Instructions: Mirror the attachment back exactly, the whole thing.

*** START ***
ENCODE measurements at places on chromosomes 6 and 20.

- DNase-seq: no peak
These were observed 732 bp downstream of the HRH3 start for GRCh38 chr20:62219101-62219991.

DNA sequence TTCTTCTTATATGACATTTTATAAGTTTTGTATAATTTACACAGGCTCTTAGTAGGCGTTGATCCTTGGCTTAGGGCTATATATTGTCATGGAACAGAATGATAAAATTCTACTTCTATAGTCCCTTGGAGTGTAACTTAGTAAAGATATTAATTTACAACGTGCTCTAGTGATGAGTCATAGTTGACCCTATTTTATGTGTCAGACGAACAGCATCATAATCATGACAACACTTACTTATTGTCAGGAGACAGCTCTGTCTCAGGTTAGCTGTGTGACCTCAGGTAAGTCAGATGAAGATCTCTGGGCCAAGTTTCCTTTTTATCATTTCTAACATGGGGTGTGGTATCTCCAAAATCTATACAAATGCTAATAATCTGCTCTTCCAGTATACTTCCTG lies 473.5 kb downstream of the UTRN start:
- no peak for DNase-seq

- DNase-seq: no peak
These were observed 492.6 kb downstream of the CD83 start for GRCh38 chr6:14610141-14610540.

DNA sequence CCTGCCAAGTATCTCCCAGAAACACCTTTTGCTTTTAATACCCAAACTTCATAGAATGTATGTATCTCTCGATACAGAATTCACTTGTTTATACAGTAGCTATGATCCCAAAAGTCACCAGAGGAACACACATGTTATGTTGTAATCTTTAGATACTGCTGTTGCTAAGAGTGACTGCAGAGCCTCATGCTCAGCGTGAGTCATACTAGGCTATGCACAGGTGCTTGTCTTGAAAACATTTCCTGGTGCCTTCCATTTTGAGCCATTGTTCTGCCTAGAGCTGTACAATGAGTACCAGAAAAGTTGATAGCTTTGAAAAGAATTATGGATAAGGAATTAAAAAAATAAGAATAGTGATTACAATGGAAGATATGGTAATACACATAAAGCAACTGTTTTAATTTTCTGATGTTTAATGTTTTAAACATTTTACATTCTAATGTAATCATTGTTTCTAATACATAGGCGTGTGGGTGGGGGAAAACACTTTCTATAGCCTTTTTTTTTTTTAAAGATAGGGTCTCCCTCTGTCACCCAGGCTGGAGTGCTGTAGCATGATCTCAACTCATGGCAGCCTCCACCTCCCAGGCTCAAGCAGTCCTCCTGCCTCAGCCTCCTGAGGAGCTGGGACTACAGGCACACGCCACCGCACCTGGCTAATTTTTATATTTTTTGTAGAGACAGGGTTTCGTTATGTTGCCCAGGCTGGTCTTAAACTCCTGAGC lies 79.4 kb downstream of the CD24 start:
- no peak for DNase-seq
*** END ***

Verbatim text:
ENCODE measurements at places on chromosomes 6 and 20.

- DNase-seq: no peak
These were observed 732 bp downstream of the HRH3 start for GRCh38 chr20:62219101-62219991.

DNA sequence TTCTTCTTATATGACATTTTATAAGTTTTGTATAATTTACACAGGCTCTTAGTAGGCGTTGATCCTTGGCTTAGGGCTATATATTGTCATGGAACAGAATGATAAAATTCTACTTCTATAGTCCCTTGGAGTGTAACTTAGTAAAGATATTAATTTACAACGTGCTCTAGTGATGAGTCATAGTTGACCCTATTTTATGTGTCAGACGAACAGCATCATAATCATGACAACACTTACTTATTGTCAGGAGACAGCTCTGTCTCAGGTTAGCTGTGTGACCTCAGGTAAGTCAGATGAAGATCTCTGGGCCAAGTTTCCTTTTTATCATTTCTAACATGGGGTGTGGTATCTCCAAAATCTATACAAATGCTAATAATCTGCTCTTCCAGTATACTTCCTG lies 473.5 kb downstream of the UTRN start:
- no peak for DNase-seq

- DNase-seq: no peak
These were observed 492.6 kb downstream of the CD83 start for GRCh38 chr6:14610141-14610540.

DNA sequence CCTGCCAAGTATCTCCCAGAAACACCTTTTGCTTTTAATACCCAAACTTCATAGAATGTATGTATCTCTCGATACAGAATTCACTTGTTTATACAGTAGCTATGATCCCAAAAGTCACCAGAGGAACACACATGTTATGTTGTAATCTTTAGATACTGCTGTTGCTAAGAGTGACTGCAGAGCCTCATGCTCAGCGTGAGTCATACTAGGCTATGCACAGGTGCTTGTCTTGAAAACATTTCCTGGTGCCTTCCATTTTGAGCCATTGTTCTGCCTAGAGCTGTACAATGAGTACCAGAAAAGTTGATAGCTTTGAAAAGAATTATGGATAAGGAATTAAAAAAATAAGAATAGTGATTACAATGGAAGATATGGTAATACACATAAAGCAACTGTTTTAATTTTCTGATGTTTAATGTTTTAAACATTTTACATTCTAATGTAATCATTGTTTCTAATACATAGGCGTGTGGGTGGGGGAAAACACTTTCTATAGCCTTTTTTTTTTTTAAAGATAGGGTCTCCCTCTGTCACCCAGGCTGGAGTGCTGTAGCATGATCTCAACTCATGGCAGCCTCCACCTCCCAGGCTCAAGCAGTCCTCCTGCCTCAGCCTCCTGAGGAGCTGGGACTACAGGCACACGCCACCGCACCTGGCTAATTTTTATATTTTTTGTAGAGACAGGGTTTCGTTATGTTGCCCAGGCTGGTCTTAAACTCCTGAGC lies 79.4 kb downstream of the CD24 start:
- no peak for DNase-seq